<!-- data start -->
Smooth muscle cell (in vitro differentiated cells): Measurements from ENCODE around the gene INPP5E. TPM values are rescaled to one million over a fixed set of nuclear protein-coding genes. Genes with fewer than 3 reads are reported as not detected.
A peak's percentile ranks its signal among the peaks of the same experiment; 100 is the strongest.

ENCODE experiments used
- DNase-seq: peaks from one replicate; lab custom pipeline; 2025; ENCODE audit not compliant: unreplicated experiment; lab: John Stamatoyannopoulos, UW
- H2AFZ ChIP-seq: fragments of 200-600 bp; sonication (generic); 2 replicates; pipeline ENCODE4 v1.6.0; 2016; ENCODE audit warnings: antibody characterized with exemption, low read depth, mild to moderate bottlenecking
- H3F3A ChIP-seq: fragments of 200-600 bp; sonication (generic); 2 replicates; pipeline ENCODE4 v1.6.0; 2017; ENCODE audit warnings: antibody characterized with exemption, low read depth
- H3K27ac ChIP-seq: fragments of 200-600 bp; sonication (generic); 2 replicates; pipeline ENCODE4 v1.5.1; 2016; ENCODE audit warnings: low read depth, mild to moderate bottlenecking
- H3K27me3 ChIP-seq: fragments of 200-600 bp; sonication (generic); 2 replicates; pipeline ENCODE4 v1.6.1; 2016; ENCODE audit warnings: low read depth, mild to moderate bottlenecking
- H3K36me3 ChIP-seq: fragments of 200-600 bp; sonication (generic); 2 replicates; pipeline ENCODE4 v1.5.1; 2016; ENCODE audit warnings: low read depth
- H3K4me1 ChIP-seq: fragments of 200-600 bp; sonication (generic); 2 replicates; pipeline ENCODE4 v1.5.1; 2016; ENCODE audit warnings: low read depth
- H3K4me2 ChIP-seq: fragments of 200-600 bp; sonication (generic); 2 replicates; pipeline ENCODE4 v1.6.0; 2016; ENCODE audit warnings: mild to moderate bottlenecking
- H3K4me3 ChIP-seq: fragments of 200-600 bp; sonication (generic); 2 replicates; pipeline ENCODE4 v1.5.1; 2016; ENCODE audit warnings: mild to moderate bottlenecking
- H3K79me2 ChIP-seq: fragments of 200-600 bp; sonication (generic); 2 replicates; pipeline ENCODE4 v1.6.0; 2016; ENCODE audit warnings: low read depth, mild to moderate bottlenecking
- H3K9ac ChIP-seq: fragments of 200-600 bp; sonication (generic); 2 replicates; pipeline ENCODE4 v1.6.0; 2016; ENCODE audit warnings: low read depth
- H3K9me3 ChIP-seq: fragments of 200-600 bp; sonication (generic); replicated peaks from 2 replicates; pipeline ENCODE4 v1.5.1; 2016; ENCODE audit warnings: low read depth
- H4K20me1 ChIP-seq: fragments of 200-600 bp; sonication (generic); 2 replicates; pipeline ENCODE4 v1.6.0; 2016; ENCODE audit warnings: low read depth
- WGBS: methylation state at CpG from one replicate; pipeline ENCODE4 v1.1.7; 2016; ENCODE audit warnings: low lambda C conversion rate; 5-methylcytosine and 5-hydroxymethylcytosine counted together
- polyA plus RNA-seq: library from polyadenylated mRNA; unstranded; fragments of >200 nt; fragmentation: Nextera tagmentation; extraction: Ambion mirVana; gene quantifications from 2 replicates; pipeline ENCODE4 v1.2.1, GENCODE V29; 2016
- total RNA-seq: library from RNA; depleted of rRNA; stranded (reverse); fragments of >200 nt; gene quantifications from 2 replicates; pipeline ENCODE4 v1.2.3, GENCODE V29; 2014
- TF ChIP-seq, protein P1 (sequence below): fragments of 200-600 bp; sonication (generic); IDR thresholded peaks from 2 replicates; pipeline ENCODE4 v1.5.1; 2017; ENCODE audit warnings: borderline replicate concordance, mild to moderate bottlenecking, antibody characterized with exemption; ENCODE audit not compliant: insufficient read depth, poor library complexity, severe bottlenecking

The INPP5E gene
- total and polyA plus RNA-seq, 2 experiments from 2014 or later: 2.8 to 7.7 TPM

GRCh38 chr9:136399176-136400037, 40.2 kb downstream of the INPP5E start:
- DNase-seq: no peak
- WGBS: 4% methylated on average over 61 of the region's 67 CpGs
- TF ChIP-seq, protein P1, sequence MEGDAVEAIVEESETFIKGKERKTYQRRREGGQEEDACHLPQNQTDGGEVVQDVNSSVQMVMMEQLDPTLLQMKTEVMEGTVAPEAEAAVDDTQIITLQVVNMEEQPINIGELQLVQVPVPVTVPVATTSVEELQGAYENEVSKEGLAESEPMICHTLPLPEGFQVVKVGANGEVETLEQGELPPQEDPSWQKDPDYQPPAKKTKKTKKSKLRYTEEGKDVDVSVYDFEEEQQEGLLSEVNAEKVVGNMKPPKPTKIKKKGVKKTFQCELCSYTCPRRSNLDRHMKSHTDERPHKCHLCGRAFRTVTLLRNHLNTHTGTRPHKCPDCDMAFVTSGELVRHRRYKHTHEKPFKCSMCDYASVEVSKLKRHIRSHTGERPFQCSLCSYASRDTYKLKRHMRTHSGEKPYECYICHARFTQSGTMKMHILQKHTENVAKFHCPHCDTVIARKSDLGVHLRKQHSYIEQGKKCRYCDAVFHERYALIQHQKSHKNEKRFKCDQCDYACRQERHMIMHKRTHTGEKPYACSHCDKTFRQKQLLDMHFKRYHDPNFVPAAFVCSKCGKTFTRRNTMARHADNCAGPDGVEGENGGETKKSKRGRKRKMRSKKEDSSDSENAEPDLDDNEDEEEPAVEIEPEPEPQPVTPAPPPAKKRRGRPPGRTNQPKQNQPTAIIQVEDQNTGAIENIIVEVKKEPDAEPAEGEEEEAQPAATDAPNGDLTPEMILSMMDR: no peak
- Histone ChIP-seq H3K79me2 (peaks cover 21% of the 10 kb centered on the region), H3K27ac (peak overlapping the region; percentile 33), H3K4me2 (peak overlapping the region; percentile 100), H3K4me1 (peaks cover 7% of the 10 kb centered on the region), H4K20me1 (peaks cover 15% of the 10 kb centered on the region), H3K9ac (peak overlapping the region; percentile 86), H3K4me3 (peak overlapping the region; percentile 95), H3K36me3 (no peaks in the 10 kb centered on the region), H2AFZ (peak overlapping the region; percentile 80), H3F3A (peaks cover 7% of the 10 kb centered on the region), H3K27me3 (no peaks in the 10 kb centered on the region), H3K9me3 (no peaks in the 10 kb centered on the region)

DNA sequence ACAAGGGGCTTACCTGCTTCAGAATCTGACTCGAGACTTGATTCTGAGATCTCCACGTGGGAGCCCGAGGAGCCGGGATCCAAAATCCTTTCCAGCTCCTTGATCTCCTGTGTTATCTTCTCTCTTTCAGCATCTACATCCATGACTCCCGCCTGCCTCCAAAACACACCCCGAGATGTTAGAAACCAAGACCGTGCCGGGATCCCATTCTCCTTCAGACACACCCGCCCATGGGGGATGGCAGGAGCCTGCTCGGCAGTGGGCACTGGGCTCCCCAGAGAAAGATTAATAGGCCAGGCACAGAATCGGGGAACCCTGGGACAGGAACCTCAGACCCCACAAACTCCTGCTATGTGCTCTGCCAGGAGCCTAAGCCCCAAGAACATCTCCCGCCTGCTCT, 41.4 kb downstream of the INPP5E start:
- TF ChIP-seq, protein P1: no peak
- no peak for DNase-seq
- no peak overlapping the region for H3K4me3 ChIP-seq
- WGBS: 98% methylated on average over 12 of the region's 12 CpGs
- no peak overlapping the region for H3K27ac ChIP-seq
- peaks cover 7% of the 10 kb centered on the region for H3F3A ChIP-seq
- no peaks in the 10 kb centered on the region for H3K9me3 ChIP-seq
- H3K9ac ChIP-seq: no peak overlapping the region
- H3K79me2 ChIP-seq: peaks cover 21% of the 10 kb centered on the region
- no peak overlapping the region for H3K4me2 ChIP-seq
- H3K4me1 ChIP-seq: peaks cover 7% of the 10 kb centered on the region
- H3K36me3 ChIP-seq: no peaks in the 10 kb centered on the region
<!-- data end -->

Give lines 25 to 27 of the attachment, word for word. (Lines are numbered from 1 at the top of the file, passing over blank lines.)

- WGBS: 4% methylated on average over 61 of the region's 67 CpGs
- TF ChIP-seq, protein P1, sequence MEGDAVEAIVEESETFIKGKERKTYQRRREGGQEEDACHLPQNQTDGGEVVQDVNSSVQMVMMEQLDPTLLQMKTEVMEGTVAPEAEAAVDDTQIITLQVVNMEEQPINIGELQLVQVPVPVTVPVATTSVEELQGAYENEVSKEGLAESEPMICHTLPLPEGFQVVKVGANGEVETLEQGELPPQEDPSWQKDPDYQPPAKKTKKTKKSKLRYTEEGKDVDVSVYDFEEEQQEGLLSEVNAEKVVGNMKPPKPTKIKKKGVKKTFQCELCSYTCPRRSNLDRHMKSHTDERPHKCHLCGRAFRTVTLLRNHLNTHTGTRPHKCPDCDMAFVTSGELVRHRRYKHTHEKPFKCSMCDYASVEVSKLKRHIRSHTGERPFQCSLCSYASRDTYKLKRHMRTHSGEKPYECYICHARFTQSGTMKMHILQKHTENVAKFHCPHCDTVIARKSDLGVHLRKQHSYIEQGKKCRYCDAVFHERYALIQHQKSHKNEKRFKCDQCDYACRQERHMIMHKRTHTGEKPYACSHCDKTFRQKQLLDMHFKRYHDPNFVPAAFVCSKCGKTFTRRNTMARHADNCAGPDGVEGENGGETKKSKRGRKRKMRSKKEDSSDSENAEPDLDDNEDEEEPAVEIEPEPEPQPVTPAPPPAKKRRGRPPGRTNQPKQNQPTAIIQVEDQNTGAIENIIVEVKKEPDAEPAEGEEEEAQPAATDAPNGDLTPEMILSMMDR: no peak
- Histone ChIP-seq H3K79me2 (peaks cover 21% of the 10 kb centered on the region), H3K27ac (peak overlapping the region; percentile 33), H3K4me2 (peak overlapping the region; percentile 100), H3K4me1 (peaks cover 7% of the 10 kb centered on the region), H4K20me1 (peaks cover 15% of the 10 kb centered on the region), H3K9ac (peak overlapping the region; percentile 86), H3K4me3 (peak overlapping the region; percentile 95), H3K36me3 (no peaks in the 10 kb centered on the region), H2AFZ (peak overlapping the region; percentile 80), H3F3A (peaks cover 7% of the 10 kb centered on the region), H3K27me3 (no peaks in the 10 kb centered on the region), H3K9me3 (no peaks in the 10 kb centered on the region)